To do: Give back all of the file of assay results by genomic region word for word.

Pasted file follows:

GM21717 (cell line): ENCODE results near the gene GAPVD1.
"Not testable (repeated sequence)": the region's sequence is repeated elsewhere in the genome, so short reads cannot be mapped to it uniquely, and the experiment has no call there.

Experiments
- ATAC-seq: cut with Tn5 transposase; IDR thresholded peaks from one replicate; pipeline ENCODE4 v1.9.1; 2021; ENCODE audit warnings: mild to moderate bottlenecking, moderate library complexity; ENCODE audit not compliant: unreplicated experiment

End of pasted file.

GM21717 (cell line): ENCODE results near the gene GAPVD1.
"Not testable (repeated sequence)": the region's sequence is repeated elsewhere in the genome, so short reads cannot be mapped to it uniquely, and the experiment has no call there.

Experiments
- ATAC-seq: cut with Tn5 transposase; IDR thresholded peaks from one replicate; pipeline ENCODE4 v1.9.1; 2021; ENCODE audit warnings: mild to moderate bottlenecking, moderate library complexity; ENCODE audit not compliant: unreplicated experiment